The CyberPR (Ariel Publicity)New Media Pioneer Interviews 17


Adam Hiniker

EarCandy New York

Q:  How long have you been broadcasting/blogging?

We created Ear Candy about a year ago and recorded shows sporadically for the first nine months. It was just December that we started doing a weekly show.

Q:  In your opinion, what does a good song need to consist of?

In my opinion it has to have an edge or some very apparent emotion behind it. I don’t necessarily think a song has to be cutting edge or innovative to be great (though it helps) as long as an artist shows skill in their craft and confidence in how they deliver it.

Q: What is your favorite band or favorite genre of music and why?

The genre I listen to the most is hip hop, it’s an extremely raw form of expression considering the overhead is very minimal and  so much can be said in just sixteen bars of a hip hop verse. I grew up listening to hip hop and always liked it for superficial reasons but in the early nineties I discovered their were acts out there that wrote about things I could actually relate to and that’s when I started getting ideas about producing music.

Q: What changes in content laws, broadcasting rights, etc. have effected you most?

With all of the podsafe music resources and the fact that most artists and labels are more than willing to let us play their music these types of changes haven’t affected us much.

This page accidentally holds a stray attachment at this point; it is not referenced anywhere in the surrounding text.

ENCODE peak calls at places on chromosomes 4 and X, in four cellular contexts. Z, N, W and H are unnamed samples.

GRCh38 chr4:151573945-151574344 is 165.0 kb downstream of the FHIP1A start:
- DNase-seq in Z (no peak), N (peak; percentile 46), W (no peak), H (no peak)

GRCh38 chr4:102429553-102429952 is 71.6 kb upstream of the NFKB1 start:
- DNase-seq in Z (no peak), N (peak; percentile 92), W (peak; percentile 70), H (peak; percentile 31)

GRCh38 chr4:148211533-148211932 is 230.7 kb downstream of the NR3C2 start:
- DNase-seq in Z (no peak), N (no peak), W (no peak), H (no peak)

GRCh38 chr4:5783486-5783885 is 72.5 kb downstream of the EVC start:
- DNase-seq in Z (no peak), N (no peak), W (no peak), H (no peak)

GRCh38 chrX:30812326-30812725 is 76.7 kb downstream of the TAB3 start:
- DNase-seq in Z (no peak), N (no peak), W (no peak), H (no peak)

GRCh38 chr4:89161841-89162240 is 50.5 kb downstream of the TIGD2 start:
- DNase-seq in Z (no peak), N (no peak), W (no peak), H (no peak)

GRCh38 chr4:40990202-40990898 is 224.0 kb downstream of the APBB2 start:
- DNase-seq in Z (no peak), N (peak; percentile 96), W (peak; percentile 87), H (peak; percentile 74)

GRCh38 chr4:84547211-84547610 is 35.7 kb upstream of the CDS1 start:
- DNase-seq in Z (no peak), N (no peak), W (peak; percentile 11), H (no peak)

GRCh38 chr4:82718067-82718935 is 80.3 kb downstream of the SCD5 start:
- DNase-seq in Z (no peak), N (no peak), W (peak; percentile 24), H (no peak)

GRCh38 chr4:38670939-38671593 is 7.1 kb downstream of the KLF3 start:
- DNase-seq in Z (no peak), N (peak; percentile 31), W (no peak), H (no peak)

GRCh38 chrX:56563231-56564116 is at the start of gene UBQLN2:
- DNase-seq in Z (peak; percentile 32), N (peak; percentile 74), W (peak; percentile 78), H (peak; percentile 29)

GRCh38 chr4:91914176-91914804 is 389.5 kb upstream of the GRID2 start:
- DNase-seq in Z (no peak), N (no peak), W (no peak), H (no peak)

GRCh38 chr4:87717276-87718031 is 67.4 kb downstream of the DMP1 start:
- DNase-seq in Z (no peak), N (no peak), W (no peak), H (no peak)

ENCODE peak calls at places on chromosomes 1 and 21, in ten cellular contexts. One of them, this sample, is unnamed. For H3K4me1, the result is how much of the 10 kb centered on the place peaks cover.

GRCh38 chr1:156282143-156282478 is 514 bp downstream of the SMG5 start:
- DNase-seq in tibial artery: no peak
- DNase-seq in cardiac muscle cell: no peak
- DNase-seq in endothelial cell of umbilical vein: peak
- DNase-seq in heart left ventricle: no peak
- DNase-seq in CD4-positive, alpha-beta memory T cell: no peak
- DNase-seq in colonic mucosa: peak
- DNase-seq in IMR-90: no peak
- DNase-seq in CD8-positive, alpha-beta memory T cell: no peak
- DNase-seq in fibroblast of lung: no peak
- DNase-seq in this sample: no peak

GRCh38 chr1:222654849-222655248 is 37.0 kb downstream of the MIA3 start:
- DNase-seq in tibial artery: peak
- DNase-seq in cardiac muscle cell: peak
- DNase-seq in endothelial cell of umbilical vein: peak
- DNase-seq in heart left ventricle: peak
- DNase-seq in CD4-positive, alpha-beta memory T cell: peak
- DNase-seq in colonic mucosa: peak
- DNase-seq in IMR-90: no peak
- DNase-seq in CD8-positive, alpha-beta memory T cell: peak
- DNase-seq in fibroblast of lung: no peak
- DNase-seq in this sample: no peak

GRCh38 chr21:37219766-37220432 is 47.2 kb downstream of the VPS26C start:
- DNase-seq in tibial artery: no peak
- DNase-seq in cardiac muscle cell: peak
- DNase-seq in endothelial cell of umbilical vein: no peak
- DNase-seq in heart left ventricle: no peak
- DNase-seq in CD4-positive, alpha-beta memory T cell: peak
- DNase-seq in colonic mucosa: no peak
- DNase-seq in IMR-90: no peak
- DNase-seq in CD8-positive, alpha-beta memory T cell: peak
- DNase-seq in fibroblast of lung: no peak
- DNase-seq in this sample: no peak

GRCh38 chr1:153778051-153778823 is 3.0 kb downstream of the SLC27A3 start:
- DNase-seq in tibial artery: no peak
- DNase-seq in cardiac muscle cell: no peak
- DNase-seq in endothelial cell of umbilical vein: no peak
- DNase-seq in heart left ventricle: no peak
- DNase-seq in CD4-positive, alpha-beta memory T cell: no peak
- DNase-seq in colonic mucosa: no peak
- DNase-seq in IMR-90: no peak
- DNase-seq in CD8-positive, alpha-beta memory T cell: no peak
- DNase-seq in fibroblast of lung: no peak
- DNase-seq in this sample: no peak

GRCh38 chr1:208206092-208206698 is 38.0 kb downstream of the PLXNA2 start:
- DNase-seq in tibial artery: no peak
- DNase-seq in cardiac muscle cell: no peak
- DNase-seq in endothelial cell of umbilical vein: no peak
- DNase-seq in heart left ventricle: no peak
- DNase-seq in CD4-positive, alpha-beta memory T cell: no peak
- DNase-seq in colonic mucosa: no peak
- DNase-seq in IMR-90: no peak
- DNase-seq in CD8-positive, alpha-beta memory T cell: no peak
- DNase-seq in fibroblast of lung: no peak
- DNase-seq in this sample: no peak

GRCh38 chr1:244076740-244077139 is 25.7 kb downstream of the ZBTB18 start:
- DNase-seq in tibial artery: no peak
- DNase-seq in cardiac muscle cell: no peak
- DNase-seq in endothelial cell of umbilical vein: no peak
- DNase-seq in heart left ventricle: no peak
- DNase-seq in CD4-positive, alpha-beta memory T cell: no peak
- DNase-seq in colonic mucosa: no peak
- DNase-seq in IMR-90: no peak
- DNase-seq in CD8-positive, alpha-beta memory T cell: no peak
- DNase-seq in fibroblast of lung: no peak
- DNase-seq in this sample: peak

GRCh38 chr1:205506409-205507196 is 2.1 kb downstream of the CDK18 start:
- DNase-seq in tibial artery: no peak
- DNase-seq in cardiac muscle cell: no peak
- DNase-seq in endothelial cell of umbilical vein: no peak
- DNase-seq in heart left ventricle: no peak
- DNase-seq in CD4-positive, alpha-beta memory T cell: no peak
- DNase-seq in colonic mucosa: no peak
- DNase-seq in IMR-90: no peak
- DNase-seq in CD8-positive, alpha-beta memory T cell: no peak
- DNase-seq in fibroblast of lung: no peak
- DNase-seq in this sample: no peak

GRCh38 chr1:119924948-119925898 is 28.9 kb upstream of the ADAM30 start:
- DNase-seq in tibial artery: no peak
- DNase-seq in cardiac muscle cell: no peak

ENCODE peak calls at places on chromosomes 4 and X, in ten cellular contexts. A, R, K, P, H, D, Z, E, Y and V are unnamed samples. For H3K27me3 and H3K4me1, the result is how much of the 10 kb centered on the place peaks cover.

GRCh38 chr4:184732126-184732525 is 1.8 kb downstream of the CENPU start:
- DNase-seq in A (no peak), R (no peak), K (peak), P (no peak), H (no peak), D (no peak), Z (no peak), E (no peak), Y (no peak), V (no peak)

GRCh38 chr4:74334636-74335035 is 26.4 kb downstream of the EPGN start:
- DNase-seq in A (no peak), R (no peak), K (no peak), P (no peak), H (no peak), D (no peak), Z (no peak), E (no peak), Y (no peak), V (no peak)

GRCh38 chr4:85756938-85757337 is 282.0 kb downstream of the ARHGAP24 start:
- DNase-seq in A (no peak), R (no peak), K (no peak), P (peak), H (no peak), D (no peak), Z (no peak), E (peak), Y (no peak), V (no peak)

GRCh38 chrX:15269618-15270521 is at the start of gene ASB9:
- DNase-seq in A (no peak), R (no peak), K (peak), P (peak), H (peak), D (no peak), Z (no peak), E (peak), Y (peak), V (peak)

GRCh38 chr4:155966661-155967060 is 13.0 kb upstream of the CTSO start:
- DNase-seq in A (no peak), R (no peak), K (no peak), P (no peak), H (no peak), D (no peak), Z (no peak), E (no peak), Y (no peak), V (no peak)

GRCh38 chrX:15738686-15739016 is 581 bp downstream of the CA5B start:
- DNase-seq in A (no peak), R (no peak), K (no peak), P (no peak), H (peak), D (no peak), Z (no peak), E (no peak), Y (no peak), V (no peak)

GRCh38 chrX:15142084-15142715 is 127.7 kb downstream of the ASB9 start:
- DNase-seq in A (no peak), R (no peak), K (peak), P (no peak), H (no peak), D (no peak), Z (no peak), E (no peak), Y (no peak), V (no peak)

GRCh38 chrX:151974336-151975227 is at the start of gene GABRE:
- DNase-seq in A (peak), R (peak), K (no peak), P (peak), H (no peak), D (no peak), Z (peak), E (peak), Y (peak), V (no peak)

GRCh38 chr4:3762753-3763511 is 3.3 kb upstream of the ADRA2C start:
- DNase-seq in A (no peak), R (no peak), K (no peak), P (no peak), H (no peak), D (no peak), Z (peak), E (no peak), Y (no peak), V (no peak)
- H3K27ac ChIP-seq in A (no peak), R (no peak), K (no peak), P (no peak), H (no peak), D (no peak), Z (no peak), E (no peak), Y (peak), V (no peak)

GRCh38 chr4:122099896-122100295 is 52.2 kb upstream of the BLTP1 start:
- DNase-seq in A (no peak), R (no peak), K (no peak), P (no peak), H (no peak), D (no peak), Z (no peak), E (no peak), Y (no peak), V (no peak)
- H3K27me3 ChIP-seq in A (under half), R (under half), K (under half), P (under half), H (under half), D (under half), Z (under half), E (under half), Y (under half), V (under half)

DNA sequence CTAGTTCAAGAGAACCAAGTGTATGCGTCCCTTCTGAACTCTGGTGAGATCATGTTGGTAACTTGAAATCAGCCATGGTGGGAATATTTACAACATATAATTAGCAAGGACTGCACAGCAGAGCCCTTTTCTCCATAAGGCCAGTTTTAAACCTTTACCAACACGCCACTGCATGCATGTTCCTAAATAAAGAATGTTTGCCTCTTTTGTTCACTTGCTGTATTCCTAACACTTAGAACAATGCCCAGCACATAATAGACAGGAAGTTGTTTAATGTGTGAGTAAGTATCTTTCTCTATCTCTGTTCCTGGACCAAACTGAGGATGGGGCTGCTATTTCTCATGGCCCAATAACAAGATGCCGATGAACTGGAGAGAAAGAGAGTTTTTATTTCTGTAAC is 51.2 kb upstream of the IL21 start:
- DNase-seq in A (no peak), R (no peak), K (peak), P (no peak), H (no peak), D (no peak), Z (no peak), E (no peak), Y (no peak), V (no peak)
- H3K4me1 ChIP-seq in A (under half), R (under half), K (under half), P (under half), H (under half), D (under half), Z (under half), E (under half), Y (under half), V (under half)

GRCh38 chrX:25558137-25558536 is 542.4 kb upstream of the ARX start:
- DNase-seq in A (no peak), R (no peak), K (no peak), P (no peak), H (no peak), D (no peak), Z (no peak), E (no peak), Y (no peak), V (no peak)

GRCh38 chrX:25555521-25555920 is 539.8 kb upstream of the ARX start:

Q: A recent study found blogs to be more effective than MySpace in generating album sales, do you feel that that is a true statement?

Yes, I think their is a lot of random solicitation on myspace, however when someone blogs about an artist or album it’s a form of reference for the reader who generally values the bloggers opinion. Blogging is a great form of promotion for artists and also gives music fans an opportunity to be a journalist, I think this drives sales in a way that making mix tapes used to but on a much larger scale.

The CyberPR (Ariel Publicity)New Media Pioneer Interviews 16


New Media Pioneer: Pete Cogle, one of the podcasters at the Association Of Music Podcasting

Host of  the PC Podcast, featuring eclectic music from around the world: and

The Dub Zone, featuring the very best dub reggae: and

PCP{2}, a deeper look into the musical genres explored in PC Podcast:


Plus he is the co-host of

Made In The UK, featuring some of the very best UK music, for the world: